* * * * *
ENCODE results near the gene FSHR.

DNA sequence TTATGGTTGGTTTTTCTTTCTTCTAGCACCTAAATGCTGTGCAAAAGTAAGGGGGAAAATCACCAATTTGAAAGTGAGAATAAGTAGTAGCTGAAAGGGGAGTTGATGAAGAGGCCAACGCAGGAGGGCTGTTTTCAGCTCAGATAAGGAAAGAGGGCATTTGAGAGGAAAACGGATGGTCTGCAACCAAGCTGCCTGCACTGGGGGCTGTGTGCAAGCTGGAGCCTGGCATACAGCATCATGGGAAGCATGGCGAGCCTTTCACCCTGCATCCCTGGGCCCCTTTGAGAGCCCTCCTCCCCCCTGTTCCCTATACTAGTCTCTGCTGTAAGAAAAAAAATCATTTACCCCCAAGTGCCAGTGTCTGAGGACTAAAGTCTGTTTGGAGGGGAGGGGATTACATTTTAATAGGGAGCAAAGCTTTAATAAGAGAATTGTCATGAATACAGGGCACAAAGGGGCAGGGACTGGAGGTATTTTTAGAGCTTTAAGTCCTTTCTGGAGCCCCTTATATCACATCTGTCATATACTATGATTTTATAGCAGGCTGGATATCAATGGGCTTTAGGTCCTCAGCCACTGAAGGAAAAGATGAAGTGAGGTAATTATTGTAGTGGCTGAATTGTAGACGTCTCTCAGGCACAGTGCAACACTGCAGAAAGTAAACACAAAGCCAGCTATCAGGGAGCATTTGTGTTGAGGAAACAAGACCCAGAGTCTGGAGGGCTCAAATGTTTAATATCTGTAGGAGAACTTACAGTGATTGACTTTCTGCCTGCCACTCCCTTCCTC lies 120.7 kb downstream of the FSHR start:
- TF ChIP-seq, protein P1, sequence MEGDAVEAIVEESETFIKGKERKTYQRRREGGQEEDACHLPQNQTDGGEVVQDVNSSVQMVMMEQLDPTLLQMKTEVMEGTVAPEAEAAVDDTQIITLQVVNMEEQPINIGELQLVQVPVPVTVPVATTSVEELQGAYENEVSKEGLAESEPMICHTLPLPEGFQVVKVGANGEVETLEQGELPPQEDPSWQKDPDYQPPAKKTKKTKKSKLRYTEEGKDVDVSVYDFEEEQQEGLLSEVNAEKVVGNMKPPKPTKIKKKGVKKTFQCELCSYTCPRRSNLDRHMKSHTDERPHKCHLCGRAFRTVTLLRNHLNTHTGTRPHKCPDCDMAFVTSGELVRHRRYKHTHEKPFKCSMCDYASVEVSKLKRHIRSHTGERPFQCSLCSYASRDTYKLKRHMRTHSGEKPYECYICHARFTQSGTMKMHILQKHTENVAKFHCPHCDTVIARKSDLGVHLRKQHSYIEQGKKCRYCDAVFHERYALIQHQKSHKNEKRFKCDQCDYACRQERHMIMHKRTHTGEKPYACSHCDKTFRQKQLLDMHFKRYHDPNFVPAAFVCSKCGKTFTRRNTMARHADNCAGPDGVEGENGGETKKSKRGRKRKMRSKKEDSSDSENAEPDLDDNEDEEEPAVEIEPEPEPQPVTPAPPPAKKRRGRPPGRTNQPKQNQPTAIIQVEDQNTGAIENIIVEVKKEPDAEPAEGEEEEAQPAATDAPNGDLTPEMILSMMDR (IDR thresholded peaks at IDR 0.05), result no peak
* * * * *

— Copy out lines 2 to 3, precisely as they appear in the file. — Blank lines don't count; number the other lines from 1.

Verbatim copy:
DNA sequence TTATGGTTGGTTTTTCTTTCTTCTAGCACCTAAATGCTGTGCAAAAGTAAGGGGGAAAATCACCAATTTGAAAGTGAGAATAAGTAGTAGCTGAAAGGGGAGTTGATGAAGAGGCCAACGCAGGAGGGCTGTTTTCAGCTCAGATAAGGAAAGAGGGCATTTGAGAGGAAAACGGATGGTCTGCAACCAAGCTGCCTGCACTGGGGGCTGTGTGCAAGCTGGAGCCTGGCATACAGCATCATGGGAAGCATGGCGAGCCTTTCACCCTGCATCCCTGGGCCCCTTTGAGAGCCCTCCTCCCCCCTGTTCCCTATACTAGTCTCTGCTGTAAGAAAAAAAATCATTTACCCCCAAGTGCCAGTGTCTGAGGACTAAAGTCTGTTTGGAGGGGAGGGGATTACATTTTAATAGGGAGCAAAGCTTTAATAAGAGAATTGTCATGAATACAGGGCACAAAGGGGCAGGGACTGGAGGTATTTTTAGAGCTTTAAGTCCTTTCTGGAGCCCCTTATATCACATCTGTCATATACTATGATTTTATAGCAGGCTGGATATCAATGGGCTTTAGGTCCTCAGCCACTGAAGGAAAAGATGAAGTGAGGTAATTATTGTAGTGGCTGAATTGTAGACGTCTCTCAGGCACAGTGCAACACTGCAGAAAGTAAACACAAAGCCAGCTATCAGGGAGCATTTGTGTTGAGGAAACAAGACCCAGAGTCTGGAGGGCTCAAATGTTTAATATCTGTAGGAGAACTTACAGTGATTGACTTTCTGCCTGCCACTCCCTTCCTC lies 120.7 kb downstream of the FSHR start:
- TF ChIP-seq, protein P1, sequence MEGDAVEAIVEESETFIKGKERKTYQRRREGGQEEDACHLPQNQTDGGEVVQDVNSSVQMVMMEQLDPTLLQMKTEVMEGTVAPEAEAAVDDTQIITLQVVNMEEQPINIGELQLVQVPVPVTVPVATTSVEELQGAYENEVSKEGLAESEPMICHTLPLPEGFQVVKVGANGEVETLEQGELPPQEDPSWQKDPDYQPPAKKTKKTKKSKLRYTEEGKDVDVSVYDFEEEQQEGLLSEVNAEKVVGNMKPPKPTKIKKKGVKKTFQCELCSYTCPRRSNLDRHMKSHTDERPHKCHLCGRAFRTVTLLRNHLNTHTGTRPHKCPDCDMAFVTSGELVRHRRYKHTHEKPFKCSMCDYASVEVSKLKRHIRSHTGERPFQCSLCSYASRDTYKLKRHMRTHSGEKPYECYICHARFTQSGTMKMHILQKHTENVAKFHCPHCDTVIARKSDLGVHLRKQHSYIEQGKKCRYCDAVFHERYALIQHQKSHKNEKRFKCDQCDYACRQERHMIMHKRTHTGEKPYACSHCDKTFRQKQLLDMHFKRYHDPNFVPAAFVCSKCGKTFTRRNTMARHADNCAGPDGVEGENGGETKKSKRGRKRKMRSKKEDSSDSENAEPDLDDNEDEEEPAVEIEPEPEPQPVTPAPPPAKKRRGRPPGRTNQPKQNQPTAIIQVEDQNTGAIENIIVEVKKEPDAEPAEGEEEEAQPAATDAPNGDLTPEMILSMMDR (IDR thresholded peaks at IDR 0.05), result no peak